David Bancelin^{1}, Pedro Lima Cardoso^{1}, Beata Bachrata^{1,2}, Andreas Ehrmann^{1}, Siegfried Trattnig^{1,2}, and Simon D. Robinson^{1,3,4}

^{1}High-Field MR Centre, Medical University of Vienna, Vienna, Austria, ^{2}Christian Doppler Laboratory for Clinical Molecular MR Imaging, Vienna, Austria, ^{3}Department of Neurology, Medical University of Graz, Graz, Austria, ^{4}Centre for Advanced Imaging, University of Queensland, Queensland, Australia

Respiratory and cardiac data are generally used to properly account for the presence of physiological noise in fMRI data. Pneumatic belts can be unreliable, but we show that EPI phase data can be used to generate a reliable respiratory time series from which regressors are used in a GLM procedure to correct magnitude data. The efficacy of our method is compared with respect to (i) uncorrected magnitude data and (ii) magnitude data corrected using respiratory belt-derived regressors.

As respiratory measurements can be unreliable, we attempt to derive respiratory time series from phase data from the fMRI time series. Indeed, it has been shown by Zahneisen et al

In this work, we propose to derive a respiratory signal from phase data in order to derive slice-wise respiratory regressors for correcting magnitude data. We compare our results with those obtained with respiratory belt-derived regressors from the PhysIO Toolbox

The phase data were combined using the Virtual Receiver Coil

The slice TR-sampled respiratory time series was then obtained by reordering each slice in a single scalar time series according to the slice timing acquisition. This was used to calculate a scalar then a slice-wise respiratory phase.

To correct the magnitude data using the GLM, we considered a similar respiratory Fourier order expansion of four (as suggested by Harvey et al

To evaluate the efficacy of our method, we generated temporal SNR (tSNR) maps in the middle slice from the magnitude data corrected with respiratory regressors from phase data and belt measurements.

In order to represent the magnitude of the respiratory correction for each voxel, we calculated the square root of the sum of the squares of the t-scores of all respiratory cosines and sines Fourier coefficients.

All results were compared with those obtained via the respiratory belt measurements.

A similar comparison between the slice TR-sampled respiration phase obtained using the respiratory belt and phase-derived signal are displayed on the left column in Fig. 2 where the phase-derived time series correlates well with the one from the respiratory belt, with a correlation above 0.5 for each subject. The two first regressors (right columns) are also in a good agreement, with a mean correlation (averaged over the 12 slices) above 0.4.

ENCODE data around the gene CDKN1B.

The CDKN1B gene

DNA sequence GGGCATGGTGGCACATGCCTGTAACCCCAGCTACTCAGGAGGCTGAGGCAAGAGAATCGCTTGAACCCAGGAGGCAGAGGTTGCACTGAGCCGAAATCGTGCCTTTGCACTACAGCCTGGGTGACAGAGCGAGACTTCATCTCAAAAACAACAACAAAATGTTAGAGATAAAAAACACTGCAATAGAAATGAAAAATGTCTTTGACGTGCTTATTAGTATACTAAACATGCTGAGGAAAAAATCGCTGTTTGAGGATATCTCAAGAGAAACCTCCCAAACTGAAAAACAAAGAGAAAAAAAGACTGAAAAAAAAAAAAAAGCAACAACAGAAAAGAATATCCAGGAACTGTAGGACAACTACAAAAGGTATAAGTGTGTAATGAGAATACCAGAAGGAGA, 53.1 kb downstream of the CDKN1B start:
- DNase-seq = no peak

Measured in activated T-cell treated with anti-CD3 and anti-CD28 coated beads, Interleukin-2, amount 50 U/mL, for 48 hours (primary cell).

Figure 3 compares the gain in tSNR with our method. Not only results are in a good agreement with the tSNR obtained with the respiratory belt, but they even exhibit a slight gain: up to 4% more variance reduction in the brainstem area (subject 3).

We display in Fig. 4 spatial t-maps in the middle slice (t>2.3) of the respiratory regressors from phase data (left columns) and from the respiratory belt (middle columns), and a gain map (in percent) between both (right columns). Although the area in the spinal cord exhibits negative gains, our method can reproduce t-maps from the measurements and enable t-scores improvement of voxels located in the pons and midbrain.

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Figure 1: Left columns: comparison, for each subject, between the slice TR-sampled respiratory time series derived from phase data (blue continuous line) and the respiratory belt (dashed red line). Right columns: comparison between the power spectrum of each respiratory time series. Both graphs show a high correlation.

Figure 2: Left columns: correlation between the slice TR-sampled scalar respiratory phase time series (similar
colour code as in Fig. 1). Right columns: mean correlation over the 12 slices between each cosine (blue filled circles)
and sine (red open triangle) regressors (up to the Fourier order expansion 4) obtained either from phase data or the
respiratory belt.

Figure 3: Gain in tSNR (in percent) compared to the respiratory belt-derived regressors where a non-negligible gain
of 4% in the brainstem can be observed for subject 3

Figure 4: Spatial t-maps (t>2.3) of respiratory regressors derived with our method (left columns) and with the respiratory belt (middle columns). Both maps agree in the location of respiration-corrected voxels in the brainstem. Apart
in the spinal cord, the right columns show in addition positive gains in t-scores in the upper part of the brainstem with
our method compared to the measurements.